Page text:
They now need the dinos to crack the jokes

They now need the dinos to crack the jokes

Direction: J A Bayona

English (U/A)

Cast: Chris Pratt, Bryce Dallas Howard, Daniella Pineda

Rating: 2 (out of 5 stars)

Jurassic World: Fallen Kingdom, the second installment in the Jurassic World trilogy is a much paler version of the earlier films in the Jurassic movie universe.

When Steven Spielberg made the first film in the franchise in 1993, the (pseudo) science was strong, the writing sharp, the characters lively, the jokes witty and the direction subtle. Fallen Kingdom has nothing of the sort to offer.

Jurassic World: Fallen Kingdom takes us back to the mythical Isla Nublar island, where the cloned dinosaurs were originally created in Spielberg's film.

But not for long. An active volcano threatens to wipe the species out for the second time in history, and it is up to a bunch of stereotypes to save them.

So, Chris Pratt (a cross between Indiana Jones and Brenden Frazer from the Mummy), his ex-girlfriend Bryce Dallas Howard (good-looking social justice warrior), a scared nerd by Justice Smith (thrown in only for laughs) and a cute, tomboyish scientist Daniella Pineda (because the film needs some spice) pack their bags and get going.

Fallen Kingdom has got scenes the Jurassic movie universe has always had — multiple species of dinosaurs running through the island; dinos about to attack our heroes getting attacked by bigger dinos; dinos constantly creeping on you from behind; super-precocious children, etc.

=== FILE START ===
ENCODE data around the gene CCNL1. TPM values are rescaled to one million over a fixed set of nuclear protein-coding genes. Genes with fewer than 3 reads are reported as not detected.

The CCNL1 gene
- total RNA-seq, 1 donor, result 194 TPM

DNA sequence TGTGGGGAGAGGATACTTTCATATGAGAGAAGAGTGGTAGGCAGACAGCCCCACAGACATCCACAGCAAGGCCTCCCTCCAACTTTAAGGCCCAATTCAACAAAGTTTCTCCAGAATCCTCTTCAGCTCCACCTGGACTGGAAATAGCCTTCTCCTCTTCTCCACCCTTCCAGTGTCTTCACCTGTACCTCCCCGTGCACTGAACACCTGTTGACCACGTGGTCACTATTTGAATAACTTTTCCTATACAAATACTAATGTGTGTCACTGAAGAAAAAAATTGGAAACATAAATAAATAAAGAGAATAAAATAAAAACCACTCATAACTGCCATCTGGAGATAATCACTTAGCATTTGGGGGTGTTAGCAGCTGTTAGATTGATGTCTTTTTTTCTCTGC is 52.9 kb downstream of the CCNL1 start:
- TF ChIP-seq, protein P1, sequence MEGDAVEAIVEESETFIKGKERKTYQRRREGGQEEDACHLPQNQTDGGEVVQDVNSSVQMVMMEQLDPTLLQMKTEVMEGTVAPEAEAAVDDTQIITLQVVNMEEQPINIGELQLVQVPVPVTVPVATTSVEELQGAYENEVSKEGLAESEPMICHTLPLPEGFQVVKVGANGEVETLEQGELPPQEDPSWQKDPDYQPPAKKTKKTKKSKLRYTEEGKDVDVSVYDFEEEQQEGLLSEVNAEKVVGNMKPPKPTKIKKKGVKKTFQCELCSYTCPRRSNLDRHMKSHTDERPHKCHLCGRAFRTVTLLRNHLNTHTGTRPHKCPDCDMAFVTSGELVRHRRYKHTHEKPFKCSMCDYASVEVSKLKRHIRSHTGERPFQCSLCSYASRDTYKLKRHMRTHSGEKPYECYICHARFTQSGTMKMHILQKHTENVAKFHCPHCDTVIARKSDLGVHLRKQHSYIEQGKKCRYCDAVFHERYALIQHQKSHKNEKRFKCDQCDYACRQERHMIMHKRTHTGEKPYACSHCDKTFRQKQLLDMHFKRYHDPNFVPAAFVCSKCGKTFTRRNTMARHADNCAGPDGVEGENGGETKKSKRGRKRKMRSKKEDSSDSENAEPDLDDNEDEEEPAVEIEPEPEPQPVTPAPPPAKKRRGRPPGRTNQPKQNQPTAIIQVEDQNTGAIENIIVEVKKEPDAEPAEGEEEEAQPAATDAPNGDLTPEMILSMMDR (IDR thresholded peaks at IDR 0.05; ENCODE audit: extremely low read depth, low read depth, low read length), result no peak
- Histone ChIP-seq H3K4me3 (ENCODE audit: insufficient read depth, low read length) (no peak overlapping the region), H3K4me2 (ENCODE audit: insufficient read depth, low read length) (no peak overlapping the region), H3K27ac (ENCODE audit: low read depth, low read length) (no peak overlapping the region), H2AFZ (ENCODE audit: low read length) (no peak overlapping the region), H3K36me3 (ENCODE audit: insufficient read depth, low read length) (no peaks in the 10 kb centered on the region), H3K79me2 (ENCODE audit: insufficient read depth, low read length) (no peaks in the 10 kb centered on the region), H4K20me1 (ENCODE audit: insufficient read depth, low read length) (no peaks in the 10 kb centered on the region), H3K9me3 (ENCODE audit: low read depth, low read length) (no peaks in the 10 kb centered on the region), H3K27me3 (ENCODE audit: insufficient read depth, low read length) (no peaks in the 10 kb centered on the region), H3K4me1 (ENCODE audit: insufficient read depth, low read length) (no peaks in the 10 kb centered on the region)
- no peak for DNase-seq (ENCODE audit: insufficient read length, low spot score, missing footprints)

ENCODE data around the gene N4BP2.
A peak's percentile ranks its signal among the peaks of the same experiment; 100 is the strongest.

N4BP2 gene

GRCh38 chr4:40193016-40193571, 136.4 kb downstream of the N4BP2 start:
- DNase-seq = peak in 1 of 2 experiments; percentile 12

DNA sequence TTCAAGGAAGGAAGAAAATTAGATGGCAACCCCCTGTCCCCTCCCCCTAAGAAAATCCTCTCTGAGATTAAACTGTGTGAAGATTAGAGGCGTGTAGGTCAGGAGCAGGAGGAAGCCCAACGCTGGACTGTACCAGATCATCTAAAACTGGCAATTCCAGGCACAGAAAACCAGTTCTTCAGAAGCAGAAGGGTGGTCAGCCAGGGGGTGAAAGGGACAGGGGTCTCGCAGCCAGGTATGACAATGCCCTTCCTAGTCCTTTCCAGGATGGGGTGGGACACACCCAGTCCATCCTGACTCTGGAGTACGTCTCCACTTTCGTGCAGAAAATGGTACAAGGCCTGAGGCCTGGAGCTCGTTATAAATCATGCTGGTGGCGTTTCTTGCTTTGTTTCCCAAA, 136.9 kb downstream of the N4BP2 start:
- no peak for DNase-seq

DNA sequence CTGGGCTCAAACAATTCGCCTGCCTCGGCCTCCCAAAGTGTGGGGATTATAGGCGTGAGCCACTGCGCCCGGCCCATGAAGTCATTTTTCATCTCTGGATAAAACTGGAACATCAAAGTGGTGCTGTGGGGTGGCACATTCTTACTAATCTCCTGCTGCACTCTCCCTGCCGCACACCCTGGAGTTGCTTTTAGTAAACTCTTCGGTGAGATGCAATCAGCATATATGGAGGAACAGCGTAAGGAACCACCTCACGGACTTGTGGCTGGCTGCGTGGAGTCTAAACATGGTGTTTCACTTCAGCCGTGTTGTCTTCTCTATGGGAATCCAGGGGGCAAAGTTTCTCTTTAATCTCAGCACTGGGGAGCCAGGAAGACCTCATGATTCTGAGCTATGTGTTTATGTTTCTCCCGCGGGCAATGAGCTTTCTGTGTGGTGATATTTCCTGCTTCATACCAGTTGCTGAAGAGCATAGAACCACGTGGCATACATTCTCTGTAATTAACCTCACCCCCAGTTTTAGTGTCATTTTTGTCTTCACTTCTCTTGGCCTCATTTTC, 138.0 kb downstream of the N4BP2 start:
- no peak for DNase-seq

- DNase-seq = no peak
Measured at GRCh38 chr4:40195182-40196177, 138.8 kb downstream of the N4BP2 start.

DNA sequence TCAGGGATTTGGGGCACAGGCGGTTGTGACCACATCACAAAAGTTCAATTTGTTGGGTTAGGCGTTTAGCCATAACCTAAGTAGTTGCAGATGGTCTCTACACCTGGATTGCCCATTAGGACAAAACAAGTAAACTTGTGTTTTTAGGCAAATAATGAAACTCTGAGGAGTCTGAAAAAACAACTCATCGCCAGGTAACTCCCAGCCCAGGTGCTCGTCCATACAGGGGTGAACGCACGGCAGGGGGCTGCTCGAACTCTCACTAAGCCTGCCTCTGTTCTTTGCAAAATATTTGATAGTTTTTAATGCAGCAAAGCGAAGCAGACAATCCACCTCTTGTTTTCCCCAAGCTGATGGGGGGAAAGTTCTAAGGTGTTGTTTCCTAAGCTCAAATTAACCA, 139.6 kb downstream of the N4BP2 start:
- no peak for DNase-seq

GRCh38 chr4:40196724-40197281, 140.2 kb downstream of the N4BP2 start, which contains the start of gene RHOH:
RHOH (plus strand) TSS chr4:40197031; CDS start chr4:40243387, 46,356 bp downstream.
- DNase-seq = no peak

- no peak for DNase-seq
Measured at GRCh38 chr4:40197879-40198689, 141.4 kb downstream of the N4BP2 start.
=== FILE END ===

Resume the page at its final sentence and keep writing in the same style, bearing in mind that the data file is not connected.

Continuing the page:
It's just that the formulas are done to death and the writing makes no attempt to create fresh thrills. The musical score here is barely noticeable.

The script is at its laziest when it comes to the dialogues. It is so in keeping with the cliches of the adventure film that you will be able to mouth dialogues even before they are said.

One genuinely moving moment is the last shot we see of the mythical island and get a glimpse of how the dinosaurs' extinction may have looked like millions of years ago.

The scientific foundation of the original, admittedly bogus for fictional purposes, was a strong backbone to an otherwise unbelievable story. Fallen Kingdom couldn't be happier to do away with the science. Backbone? Pffft.

The most lively the film gets is in the comic scenes played out by the dinosaurs themselves. 

From a goofy dinosaur banging its head and feeling woozy to another playing tricks on a guy with its tail before, of course, biting his head off, a sense of humour is a adaptive trait the dinos seem to have picked up to survive an otherwise sloppy story.

Let's at least hope the last film in the trilogy invests a lot more in the script than this one did.